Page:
Changes In The Approach to Higher Education Quality Assurance

With HEFCE just releasing a new update to the way Higher Education Institutions will be assessed on quality, universities and colleges will have to change their approach. Most universities and colleges allow their teaching to remain ancillary; their responsibilities are almost purely regarding their own teaching practice.

University lecturers, lecture students, and then evaluate that practice once it is completed, preparing materials and edits for next time the programme runs; this is their involvement with quality assurance in a HEI. They do not however look at institution-wide quality assurance. Often a university will have its own team and governance for this. But is this truly the best approach?

OLC operate far differently. Being a smaller institution has its benefits; tutors at OLC are involved with, not only quality assurance at unit level, but at programme level and institution level. For instance: approximately ten staff members, including our three directors, are actively, and routinely involved with internally auditing a range of core aspects that affect the whole institution. They audit singularly:

  • To assess methods of recording customer feedback;
  • Delivering education, training and consulting;
  • Our marketing and stakeholder needs;
  • Measuring and monitoring of activities, quality and health and safety systems assessment;
  • People management, HR practice, personnel files and associate management;
  • Winning and maintaining business;
  • Financial and legal compliance checks;
  • Developing partners, products and services;
  • Growing the business and management review activities.

Internal auditing requires staff involved to be able to take a balanced, objective and external view of the processes they in investigating; personal experiences and knowledge, being inside the company, cannot apply. This as a practice allows all those staff members involved to at the forefront of the whole institution’s operations and keeps everyone involved at least some level, with all processes and procedures; plus by maintaining this level of engagement and responsibility, it engages staff members further and has offered great training opportunities.

However it does present some issues when objectivity is required, as these staff members are involved with these processes every day, and others have very little involvement in. I believe this does in fact improve an institution’s approach to quality assurance and more staff are engaged with it and see it as a real issue, but how applicable this is for universities, and their size, is questionable. Staff members at the 2015 Graduation Ceremony – Pictured left to right: Jonathan Saunders; Lisa Rees; Derek Hill; Mazhar Hussain; Enis Elezi; Dr Chris Bamber; Nicola Stockton; Xindong (Bruce) Fu; Professor John Sharp.

Central (and often ancillary) staff are involved with almost all aspects of OLC’s quality assurance. Aside from the aforementioned internal auditing, the rest of the staff are involved with the following:

  • Evaluations of their units in terms of delivery and results;
  • Reactions to staff engagement and issues that are college-wide;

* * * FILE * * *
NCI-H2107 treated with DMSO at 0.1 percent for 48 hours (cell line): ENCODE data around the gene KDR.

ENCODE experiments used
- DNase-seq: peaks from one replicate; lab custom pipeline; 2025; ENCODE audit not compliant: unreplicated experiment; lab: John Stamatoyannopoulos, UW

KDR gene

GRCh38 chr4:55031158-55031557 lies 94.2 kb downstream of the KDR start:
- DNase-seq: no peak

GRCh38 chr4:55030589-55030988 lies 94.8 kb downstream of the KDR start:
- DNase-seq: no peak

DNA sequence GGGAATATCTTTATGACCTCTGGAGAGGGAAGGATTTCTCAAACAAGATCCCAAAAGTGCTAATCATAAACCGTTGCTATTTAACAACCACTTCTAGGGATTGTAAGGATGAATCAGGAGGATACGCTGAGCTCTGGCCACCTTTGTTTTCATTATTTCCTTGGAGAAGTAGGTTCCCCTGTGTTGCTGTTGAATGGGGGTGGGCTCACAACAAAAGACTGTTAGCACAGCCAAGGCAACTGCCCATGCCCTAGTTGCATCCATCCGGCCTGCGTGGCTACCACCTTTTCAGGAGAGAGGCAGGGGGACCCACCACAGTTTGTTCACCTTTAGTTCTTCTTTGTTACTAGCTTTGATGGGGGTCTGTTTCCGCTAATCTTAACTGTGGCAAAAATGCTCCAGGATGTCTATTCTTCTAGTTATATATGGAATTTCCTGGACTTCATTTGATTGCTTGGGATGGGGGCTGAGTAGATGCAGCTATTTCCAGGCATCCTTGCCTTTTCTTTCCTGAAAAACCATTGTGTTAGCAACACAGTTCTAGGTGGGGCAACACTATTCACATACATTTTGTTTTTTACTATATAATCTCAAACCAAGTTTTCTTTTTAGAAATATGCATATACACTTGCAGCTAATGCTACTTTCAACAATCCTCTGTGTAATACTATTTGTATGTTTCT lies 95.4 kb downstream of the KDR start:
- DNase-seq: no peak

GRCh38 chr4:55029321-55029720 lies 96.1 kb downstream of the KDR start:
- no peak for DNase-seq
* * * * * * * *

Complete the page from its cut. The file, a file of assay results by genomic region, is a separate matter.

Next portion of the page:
• Academic issues that affect all students and staff (through Academic meetings);
  • A wide range of evaluations of processes and issues that have been changed or resolved;
  • Aspects of company strategy;
  • Adherence and active analysis of the Quality Assurance Agency’s Quality Code.

 Staff are invited to every single meeting held apart from Staff-Student Meetings and Board Meetings. They also actively contribute with ideas and solutions/potential shortfalls; they also often present small presentations and training sessions as part of wider up-skilling and knowledge/best practice transfer. This approach allows staff to observe how specific issues can be changed as part of a process, and they actively are involved with its change. Each staff member has a unique approach to thinking and problem solving, and its invariably useful to have this at all points of quality control, right from the issue’s inception, to the evaluation of its solution.

However having so many contrasting views in meetings does cause some issues to explode in severity as more and more potential ideas are made, rejected and re-edited, so decisions sometimes take much longer and are more complicated than necessary. With that said, I do believe that the staff engagement levels allow each member to truly feel like they care about an issue as they can directly influence its solutions, and then comment on how its implementation went, allowing a consistently improving system to exist. The question is though, can universities learn anything from this. In massive institutions like British universities, it can be difficult to near impossible to implement this holistic approach, however might there be the resources to allow their teaching staff more involvement and knowledge of the university’s operations outside of their modules?

Greg Paton has been a tutor for over 25 years. During that entire period he has working with the CICM in delivering a consistently high level of teaching on both the Level 3 and Level 5 units. Greg has been a lead developer in our blended learning program ensuring our overseas students have access to our extensive range of resource material